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Friday, January 25, 2008

Another Story About How Kimya Dawson Deserves Everything She Gets

posted by on January 25 at 10:32 AM

Kimya Dawson is hot shit right now, and everyone on the entire planet is happy for her. Including me. Because Kimya Dawson made me grow up.

If you hate when people make music about themselves, stop reading here. It’s about to get real personal.

When I was 17, I was working as an intern at the University of Maryland in College Park, MD, which is right outside of DC. It was the summer between junior and senior year of high school, and my dad had gotten me this job for the summer for two reasons: to keep me out of trouble at home and to give me a test run of living by myself.

I was working at UMD as an intern for some graduate students who were building a room that was also a robot. It was pretty interesting, and I learned how to solder, shape liquid latex, and organize informational hierarchies. But there was one problem—all my co-workers were over 25. And they were the only people I knew. I had been having trouble sleeping, and there was no one to talk to.

The first night I was there, they took me to see Fugazi play in the park. That was cool, but it was the only time they hung out with me.

I started working at a co-op as a volunteer in my spare time to make friends, but they were all older people too. But they felt pity on me, and one night two hippie girls took me to a show at the Black Cat. It was Ladyfest. I didn’t know who was playing. When I got to the club, I claimed that I had forgotten my ID, and they X’d out my hands (viva Dischord) and let me in.

First up was some band that I don’t remember very well. Lesbians, one playing drums and one playing guitar. Then some burlesque, which was still hip at the time. After that, Kimya came on.

My jaw dropped the floor. KIMYA FUCKING DAWSON! OF THE MOLDY PEACHES! I had her pictures plastered to the wall of my bedroom in Boston. I read Paper magazine religiously, and they were featured one month. I LOVED them. But I didn’t know how to keep track of my favorite artists yet, and I had no idea that Kimya had a solo career. I got right upfront and watched her, spellbound, while she sang songs from her first three solo CD-Rs, My Cute Fiend Sweet Princess, Knock Knock Who?, and I’m Sorry That Sometimes I’m Mean. I remember her playing “The Beer” and laughing until I almost cried. She was funny and real and sweet and sad and brilliant.

After Kimya wrapped up, a go-go band that played and everyone danced. It was one of the first times I had ever been to a real show like a grown-up in a real club, because everything in Boston is 18+. My test of living alone had been a success—I realized that I possessed the ability to make my own fun, my own friends, and that I could experience art all the time if I wanted to. The hippie girls bought me a drink. I turned adult.

Afterwards, Kimya was working her own merch table. I had ten dollars, but I needed about $3.50 to get back to College Park on the Metro. I walked over and started gushing. “I love you so much! Your picture is on my wall! I don’t have any friends here! I didn’t even know you were playing! Did I mention I love you? Like, so much!” I asked her which of the CDs I should buy, since I could only afford one at $5 each.

She gave me all of them. And her book of poetry (which is amazing). And a big monster hug. I gave her $5. Kimya was my friend. Kimya did me a solid.

And from then on, I knew that I didn’t have to be scared of being by myself, because there were always people around who are looking out for you, even if you don’t know them. I went back to my apartment and fell asleep easily for the first time since I left home.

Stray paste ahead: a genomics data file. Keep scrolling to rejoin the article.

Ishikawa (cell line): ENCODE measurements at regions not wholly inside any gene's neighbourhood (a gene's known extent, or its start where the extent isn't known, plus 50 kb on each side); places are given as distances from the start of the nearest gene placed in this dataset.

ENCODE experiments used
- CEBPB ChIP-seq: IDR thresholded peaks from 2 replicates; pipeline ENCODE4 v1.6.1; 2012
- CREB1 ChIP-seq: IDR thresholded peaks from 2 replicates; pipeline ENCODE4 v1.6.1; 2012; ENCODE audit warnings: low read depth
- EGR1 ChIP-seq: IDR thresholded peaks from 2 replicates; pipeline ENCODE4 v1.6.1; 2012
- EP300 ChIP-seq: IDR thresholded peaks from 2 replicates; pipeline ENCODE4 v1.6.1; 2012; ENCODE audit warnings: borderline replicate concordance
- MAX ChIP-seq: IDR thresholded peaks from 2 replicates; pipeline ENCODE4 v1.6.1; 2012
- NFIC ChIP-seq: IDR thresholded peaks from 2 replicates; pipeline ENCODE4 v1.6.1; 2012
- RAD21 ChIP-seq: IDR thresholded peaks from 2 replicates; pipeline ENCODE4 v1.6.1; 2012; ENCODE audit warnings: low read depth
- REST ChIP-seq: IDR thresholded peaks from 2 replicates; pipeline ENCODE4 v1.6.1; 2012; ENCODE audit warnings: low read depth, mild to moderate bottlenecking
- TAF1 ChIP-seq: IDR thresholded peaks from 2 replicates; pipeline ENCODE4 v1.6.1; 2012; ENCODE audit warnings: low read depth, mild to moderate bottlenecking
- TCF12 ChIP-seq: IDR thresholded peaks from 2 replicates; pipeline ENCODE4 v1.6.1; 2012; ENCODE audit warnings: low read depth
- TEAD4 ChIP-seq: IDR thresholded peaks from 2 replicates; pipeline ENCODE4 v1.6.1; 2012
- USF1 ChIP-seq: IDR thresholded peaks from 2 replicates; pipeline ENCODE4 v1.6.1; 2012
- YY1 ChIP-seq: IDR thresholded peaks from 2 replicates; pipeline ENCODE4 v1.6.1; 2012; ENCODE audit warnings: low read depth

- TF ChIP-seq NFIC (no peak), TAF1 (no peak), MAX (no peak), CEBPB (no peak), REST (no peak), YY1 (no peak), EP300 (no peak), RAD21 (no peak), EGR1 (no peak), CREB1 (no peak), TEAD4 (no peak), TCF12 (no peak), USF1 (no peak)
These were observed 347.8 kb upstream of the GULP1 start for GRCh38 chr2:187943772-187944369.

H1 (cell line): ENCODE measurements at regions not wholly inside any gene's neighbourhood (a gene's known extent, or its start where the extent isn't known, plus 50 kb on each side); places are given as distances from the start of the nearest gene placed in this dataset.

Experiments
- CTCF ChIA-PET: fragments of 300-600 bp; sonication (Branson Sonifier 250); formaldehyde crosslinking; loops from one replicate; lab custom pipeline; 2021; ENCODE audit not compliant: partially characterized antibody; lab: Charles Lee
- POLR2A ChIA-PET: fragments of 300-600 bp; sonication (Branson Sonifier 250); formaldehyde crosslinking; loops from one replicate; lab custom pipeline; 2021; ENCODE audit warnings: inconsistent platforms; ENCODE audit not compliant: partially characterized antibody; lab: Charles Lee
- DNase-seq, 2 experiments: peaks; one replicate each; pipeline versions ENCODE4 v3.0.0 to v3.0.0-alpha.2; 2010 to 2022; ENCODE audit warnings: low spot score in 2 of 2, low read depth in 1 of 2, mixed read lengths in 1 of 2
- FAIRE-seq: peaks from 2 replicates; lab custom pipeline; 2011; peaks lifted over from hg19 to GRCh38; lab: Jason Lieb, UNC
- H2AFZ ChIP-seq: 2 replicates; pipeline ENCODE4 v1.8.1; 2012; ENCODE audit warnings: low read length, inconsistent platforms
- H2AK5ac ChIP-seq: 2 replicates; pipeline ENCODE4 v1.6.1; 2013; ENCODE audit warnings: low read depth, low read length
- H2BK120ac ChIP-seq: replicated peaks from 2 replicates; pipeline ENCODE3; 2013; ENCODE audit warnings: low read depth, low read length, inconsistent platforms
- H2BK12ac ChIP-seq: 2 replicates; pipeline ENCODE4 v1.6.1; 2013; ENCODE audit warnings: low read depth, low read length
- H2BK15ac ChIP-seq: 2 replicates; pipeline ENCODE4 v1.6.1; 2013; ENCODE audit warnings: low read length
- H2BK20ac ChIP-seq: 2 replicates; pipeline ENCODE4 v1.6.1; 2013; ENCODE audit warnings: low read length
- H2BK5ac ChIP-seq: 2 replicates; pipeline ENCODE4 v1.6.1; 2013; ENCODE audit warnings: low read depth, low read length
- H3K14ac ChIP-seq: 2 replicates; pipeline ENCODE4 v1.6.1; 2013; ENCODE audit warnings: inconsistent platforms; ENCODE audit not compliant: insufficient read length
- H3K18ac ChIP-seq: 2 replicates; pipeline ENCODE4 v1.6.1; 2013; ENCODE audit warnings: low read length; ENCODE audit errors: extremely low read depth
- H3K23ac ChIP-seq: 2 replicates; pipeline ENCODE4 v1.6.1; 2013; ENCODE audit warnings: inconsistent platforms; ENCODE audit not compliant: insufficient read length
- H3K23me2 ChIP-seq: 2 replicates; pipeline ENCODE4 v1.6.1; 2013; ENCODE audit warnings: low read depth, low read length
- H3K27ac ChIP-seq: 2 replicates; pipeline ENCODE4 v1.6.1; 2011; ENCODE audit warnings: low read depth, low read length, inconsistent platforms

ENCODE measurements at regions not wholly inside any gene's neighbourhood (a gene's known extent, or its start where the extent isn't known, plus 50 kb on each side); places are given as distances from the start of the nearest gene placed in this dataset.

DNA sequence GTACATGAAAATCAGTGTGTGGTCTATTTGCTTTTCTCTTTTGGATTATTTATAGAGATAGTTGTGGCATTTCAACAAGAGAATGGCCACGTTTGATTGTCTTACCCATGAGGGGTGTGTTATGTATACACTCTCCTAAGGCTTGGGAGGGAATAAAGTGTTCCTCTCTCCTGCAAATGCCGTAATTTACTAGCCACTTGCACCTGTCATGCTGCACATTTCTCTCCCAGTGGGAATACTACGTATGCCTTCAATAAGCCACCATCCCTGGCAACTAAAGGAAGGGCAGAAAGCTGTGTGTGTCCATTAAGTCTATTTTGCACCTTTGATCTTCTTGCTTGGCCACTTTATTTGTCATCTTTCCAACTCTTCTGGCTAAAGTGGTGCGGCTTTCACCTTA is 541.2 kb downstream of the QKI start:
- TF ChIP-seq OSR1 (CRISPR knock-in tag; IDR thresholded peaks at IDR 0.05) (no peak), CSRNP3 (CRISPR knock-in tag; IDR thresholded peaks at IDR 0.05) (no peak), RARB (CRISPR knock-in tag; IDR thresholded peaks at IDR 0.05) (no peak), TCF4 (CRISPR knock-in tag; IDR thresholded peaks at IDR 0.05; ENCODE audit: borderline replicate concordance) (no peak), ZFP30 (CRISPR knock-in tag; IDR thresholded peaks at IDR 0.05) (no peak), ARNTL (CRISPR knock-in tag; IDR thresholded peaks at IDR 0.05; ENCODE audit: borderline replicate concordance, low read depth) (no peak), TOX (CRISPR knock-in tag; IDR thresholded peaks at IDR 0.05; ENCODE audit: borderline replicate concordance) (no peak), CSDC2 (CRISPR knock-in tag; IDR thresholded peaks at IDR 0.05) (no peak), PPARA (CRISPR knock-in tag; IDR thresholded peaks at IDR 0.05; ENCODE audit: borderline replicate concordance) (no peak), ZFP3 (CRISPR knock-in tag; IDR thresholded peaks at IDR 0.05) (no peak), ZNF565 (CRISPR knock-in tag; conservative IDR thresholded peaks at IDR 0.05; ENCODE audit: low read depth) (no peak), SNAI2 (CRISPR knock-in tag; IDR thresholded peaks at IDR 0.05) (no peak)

Kimya Dawson is a saint.

RSS icon Comments


If you like softfolk.

Posted by meh | January 25, 2008 10:46 AM

Well now, what a nice story!

Posted by Hernandez | January 25, 2008 12:08 PM

It's hard to see the hype machine going nuts, and I'm glad you posted this story about how Kimya is a sincere, sweet, and kind punk woman. She's great because she's easy to talk to and she's engaging on a personal level, and I'm more than a little afraid that all this fame will create a disconnect from the people she plays to, which I can only imagine is going to be hard for her.

Posted by Benji | January 25, 2008 12:45 PM

Nice story Ari. Ironically, everyone at work today was complaining about how the soundtrack to Juno fucked up the movie for them and I was telling them it was her. I personally hate Kimya Dawson with a passion. Her songs seem so trite and immature... the kind of stuff that would be great for 5 year olds, but grates on the nerves of adults.

Posted by dan10things | January 25, 2008 12:54 PM

I watched Juno for the first time with my friend Ben the other night. His quote near the end of the movie:

"I am so sick of all this girl songwriter bullshit. This is the worst music."

Ben had no idea who Kimya Dawson was. I couldn't help but laugh.

Posted by Jeff Kirby | January 25, 2008 1:24 PM

Great story. Kimya's music is not my cup of tea, but that says more about me and less about her.

Posted by Jeff | January 25, 2008 2:08 PM

I can't even read the name "Kimya Dawson" with out getting goosebumps anymore.

Posted by Joseph Peter | January 25, 2008 9:09 PM

She is one of the sweetest people, ever.

Posted by carissa | January 26, 2008 12:02 PM

Kimya Dawson is not a saint...she is a badass.

One thing I love about her is that she doesn't go around pissing in other peoples tea when it's not her cup.

She especially deserves all the attention, praise and success for not paying any mind to those who claim to know what kind of music adults should be liking or making.

Yep, total badass.

Posted by josh | January 27, 2008 7:45 PM


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